Wesley Singh / Courtesy of Keariene Muizz
Artist Keariene Muizz poses in the dress she made entirely out of one of her oil paintings.
Talk about wearable art. A California artist astonished herself and others last month when she took a pair of scissors to one of her oil paintings and then sewed it into a dress.
Artist Keariene Muizz said she obsessed quite a bit over her measurements and calculations before she dug into the project because, of course, “when sewing canvas together, you only get one shot.”
“Every cut was final,” said Muizz, 34, of Newport Beach. “I began by outlining my body on my oversized sketch pad since there was no pattern for this type of garment, which has no buttons or zippers. It’s 100 percent canvas.”
Is she happy with the final product? Absolutely.
“This dress is something I would want to be buried in!” she said, laughing. “It’s great because now the painting is not restricted by nails, it doesn’t have to be hung up on a wall, it doesn’t have to be framed. This is art when I’m wearing it.”
What made her do it? Well, there’s a story behind it, and quite a bit of that story involves loss and sadness. Muizz first began the painting, titled “Playing G-d,” in 2006 while struggling to come to terms with the senseless murder of her friend, Jeannette O’Keefe. O’Keefe was brutally killed while traveling in France; Muizz had to help identify her body after it was found in a sleeping bag on the outskirts of Paris on Jan. 2, 2001.
The experience left Muizz feeling traumatized and robbed of her sense of safety in the world. As the years passed and O’Keefe’s murderer remained at large, Muizz grappled with ongoing bouts of fear and anxiety.
Finally, in 2009, DNA evidence helped to identify O’Keefe’s murderer in Paris. He was found guilty of the crime and sentenced to 30 years in prison in January 2012.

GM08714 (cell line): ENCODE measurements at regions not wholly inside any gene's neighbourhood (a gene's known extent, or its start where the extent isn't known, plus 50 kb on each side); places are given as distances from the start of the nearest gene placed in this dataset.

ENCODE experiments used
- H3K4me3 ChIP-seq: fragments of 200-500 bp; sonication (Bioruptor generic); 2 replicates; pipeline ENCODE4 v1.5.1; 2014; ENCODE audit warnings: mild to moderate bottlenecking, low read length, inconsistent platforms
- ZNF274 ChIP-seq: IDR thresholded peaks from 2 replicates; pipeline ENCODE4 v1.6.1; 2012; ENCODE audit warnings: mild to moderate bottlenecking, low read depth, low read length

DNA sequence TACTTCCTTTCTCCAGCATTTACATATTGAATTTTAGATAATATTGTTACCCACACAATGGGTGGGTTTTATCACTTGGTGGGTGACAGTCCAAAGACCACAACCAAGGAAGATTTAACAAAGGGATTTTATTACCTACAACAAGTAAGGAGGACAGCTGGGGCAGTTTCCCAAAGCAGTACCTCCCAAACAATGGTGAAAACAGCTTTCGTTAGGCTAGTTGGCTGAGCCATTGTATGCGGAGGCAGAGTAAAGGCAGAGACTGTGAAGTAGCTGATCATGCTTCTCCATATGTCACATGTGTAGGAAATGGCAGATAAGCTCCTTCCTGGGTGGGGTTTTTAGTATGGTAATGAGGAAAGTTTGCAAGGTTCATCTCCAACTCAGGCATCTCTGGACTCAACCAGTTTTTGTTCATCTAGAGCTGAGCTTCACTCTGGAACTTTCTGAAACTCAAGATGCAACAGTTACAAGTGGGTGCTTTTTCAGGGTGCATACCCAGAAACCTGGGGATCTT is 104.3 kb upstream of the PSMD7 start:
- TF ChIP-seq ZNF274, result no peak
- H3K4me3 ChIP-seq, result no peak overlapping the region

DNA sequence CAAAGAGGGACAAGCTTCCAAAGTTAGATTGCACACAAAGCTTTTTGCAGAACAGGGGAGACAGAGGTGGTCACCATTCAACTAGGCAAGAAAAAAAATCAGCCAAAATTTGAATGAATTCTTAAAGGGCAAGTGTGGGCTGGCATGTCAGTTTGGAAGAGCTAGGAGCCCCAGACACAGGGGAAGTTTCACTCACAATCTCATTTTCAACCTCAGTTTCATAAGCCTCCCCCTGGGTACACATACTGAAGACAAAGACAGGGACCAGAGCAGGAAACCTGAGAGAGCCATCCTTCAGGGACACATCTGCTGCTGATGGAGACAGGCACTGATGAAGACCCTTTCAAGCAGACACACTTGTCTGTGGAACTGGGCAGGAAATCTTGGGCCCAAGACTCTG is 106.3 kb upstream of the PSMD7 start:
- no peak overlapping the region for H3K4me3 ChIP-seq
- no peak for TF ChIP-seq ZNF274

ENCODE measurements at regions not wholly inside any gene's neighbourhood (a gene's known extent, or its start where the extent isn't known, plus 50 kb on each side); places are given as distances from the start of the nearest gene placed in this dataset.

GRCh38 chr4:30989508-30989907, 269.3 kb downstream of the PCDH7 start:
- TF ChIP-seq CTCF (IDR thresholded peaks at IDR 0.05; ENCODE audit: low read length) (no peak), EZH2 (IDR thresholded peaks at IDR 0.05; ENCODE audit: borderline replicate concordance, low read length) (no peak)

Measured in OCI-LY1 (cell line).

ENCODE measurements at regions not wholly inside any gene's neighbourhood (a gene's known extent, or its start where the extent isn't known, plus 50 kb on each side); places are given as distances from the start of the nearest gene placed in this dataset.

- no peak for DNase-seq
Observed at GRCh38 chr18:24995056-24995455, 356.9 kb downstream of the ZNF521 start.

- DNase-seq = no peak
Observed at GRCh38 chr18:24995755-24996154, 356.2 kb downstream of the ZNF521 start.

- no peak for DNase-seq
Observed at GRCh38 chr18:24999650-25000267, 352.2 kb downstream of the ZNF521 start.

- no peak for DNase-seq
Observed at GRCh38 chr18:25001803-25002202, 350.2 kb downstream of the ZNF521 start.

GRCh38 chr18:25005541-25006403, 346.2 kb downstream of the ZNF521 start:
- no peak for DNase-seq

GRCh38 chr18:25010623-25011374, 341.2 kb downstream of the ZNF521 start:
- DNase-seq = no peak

That moment was so significant for Muizz that she felt compelled, almost immediately, to turn her attention back to the painting she had dedicated to her friend’s memory. She aptly renamed the work “A Mended Life” and spent 70 hours over four days cutting it up and turning it into a dress.
“My proudest moment was signing it,” Muizz said. “At that moment I realized that I’ve just reclaimed my life, and now I’m free.”
While this particular dress holds tremendous personal meaning for Muizz, she thinks she’s stumbled onto something special and unique. She dreams of creating a custom oil-painting dress for the likes of Lady Gaga or Bjork, and she also gushes about how this concept could actually boost the value of Victoria’s Secret’s jewel-encrusted Fantasy Bra.
“How much more amazing would it be to have a bra that’s actually a painting and also has the diamonds and everything else?!” she said.
Laura T. Coffey is a TODAY.com writer, editor and producer who has no idea how to paint or sew and is so impressed with people who do. Read more of Laura's stories at LauraTCoffey.com.